An Ordinal, Concept-driven Approach to Measurement: The Lexical Scale

John Gerring*, Daniel Pemstein, Svend-Erik Skaaning

*Corresponding author for this work

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A key obstacle to measurement is the aggregation problem. Where indicators tap into common latent traits in theoretically meaningful ways, the problem may be solved by applying a data-informed (“inductive”) measurement model, for example, factor analysis, structural equation models, or item response theory. Where they do not, researchers solve the aggregation problem by appeal to concept-driven (“deductive”) criteria, that is, aggregation schemes that do not presume patterns of covariance across observable indicators. This article introduces a novel approach to scale construction that builds on the properties of concepts to solve the aggregation problem. This is accomplished by regarding conceptual attributes as necessary-and-sufficient conditions arrayed in an ordinal scale. While different sorts of scales are useful for different purposes, we argue that “lexical” scales are in many cases superior for research questions where it is relevant to combine the differentiation of an ordinal scale with the distinct, meaningful categories of a typology.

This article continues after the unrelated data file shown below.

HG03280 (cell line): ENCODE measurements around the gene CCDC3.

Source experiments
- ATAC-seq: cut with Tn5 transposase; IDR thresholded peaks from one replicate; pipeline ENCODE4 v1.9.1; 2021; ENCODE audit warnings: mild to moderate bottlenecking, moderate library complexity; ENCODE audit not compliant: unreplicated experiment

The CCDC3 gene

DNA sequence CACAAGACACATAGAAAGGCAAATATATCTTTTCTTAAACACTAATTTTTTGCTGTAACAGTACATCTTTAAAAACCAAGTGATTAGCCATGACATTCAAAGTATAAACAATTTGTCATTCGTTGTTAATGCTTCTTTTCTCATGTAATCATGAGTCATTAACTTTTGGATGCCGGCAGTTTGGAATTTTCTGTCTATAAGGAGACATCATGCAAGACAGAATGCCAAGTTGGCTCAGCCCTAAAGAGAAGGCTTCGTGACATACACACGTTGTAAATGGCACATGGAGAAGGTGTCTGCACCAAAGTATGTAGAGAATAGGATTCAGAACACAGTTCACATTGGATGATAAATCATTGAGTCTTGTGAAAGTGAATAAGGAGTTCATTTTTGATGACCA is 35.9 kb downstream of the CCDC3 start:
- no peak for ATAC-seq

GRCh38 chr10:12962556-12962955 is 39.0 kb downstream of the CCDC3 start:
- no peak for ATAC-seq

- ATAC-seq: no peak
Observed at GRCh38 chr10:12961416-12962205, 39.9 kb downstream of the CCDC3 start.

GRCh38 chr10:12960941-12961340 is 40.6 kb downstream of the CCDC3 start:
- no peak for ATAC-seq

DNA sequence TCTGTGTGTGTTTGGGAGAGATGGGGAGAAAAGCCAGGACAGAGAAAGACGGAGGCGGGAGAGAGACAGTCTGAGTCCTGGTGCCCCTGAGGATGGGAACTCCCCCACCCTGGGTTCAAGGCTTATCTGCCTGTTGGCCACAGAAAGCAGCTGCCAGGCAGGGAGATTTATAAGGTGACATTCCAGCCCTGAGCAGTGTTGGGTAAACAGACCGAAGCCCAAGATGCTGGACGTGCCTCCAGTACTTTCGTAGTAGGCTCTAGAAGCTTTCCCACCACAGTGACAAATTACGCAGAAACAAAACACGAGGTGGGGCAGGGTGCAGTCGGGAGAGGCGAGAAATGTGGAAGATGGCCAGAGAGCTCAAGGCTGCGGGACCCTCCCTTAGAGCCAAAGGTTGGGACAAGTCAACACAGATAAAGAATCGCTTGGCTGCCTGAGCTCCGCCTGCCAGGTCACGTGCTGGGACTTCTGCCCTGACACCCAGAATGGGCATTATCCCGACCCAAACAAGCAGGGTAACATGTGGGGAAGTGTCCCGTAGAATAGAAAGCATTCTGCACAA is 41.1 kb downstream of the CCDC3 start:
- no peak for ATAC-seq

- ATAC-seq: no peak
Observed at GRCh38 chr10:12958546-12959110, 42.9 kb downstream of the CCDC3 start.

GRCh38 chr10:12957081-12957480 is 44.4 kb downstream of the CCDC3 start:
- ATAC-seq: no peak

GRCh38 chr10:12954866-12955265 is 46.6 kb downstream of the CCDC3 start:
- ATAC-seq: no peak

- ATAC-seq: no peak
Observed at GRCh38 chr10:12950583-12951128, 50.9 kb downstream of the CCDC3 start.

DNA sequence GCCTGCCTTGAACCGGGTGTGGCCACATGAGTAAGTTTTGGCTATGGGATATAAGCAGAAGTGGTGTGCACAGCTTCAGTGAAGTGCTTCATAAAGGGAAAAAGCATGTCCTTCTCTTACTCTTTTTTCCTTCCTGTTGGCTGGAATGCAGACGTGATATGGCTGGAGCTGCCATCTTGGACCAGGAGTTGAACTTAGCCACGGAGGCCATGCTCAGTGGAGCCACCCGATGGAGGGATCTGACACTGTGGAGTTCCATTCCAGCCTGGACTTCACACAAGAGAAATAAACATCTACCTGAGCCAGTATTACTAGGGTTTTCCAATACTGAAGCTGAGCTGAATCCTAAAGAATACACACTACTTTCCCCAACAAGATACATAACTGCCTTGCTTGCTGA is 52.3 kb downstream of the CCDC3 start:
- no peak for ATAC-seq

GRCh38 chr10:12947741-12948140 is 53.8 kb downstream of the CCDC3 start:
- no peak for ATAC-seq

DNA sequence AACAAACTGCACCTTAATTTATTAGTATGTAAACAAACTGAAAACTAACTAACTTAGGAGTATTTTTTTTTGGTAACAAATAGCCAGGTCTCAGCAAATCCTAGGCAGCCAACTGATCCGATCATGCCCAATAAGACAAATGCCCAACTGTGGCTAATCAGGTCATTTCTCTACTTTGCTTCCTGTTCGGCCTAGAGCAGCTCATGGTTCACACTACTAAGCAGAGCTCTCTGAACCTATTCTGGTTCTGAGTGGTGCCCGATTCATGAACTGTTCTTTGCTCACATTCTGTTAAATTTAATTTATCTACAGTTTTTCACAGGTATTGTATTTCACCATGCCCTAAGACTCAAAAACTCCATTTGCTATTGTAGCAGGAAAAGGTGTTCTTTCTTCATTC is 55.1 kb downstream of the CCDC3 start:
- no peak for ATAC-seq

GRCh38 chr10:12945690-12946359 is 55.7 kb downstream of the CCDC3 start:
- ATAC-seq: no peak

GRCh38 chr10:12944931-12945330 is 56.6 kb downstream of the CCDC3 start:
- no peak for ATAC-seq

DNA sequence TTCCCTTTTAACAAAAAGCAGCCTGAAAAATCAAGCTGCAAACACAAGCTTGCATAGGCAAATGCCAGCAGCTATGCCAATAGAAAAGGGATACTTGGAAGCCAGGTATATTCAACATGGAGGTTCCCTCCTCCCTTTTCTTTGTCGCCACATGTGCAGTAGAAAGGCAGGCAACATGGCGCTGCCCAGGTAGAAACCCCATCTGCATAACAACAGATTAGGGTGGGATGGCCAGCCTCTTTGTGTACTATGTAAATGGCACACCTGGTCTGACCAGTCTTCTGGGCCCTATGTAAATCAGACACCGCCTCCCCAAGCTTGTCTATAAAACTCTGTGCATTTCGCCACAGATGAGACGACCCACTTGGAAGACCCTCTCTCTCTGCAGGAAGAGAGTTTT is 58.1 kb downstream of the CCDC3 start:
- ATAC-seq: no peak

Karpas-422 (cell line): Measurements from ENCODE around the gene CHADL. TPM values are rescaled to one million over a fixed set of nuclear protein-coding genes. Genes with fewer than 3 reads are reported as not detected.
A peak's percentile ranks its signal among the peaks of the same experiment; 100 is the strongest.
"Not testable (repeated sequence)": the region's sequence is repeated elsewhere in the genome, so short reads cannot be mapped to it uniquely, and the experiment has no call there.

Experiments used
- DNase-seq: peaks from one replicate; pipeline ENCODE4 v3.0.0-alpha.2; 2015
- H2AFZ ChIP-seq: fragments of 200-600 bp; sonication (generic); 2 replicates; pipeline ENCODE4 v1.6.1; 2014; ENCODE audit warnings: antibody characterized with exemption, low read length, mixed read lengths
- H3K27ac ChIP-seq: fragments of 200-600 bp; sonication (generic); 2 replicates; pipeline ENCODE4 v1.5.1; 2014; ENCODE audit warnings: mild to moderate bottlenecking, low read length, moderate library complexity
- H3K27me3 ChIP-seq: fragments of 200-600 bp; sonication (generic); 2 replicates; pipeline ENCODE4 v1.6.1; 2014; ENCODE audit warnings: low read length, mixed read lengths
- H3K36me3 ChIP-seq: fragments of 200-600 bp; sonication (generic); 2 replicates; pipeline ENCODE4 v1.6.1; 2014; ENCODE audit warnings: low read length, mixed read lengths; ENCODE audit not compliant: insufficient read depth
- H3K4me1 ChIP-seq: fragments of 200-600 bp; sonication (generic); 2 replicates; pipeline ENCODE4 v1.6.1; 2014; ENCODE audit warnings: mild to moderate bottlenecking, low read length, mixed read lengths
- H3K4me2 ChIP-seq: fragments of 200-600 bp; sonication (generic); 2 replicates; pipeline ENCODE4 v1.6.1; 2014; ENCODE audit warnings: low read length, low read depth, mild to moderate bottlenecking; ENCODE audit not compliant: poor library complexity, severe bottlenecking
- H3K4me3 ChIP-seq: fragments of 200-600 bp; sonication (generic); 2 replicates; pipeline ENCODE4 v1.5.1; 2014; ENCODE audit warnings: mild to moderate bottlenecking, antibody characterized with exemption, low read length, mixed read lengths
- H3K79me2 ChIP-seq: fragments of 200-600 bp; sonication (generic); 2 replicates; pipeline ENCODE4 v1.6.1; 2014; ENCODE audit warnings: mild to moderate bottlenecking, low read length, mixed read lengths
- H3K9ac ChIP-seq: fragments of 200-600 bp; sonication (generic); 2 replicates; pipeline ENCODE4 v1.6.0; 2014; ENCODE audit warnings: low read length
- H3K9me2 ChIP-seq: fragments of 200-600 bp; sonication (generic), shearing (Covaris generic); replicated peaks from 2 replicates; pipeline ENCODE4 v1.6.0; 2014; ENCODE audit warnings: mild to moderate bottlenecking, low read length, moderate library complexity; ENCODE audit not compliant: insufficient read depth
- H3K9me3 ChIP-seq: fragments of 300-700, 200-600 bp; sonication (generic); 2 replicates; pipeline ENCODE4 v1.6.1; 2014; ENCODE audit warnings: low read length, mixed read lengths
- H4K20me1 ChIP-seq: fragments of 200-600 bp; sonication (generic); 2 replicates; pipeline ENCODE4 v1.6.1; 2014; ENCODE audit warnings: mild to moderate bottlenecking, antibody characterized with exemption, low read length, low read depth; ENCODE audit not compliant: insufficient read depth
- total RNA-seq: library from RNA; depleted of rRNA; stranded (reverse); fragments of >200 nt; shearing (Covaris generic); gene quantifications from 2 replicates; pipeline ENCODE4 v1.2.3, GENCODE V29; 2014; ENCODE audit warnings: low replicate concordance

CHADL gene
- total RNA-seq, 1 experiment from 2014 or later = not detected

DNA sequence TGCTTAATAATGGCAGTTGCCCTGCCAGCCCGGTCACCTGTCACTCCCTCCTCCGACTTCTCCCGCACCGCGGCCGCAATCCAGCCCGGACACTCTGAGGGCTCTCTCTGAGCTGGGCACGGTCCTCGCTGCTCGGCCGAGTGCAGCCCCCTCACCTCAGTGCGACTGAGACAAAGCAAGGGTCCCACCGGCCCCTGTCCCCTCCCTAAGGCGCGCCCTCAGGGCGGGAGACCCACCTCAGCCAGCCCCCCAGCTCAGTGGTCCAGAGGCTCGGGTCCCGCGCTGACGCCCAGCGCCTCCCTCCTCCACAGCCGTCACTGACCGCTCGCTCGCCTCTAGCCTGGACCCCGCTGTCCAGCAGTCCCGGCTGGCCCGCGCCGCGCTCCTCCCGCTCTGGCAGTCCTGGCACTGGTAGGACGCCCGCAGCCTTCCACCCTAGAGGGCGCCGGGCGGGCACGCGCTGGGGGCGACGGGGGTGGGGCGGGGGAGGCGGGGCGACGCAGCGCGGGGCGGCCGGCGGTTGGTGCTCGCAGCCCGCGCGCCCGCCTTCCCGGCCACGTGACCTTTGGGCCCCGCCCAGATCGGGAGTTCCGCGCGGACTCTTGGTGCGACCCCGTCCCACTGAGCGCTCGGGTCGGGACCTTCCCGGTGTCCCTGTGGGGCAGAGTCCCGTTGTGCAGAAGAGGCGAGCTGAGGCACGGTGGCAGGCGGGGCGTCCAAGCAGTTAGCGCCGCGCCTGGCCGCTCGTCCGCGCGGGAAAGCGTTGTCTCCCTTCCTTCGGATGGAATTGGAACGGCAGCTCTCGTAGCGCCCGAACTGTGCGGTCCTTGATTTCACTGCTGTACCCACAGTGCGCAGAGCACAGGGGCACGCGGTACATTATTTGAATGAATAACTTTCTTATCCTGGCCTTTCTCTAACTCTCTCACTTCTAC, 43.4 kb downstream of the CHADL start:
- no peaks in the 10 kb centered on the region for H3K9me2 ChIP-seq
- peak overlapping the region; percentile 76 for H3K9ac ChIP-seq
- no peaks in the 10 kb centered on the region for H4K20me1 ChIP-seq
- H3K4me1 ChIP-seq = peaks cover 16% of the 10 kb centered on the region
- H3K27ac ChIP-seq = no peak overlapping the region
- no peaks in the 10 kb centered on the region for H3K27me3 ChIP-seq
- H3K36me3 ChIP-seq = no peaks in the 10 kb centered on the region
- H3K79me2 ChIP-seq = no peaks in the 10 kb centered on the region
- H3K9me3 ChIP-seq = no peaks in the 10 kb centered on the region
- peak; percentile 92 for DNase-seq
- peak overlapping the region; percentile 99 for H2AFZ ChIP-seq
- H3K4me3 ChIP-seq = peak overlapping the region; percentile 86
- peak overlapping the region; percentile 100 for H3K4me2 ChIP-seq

Original languageEnglish
JournalSociological Methods & Research
Pages (from-to)778-811
Number of pages34
Publication statusPublished - May 2021


  • concepts
  • democracy
  • lexical
  • measurement
  • scales
  • typology


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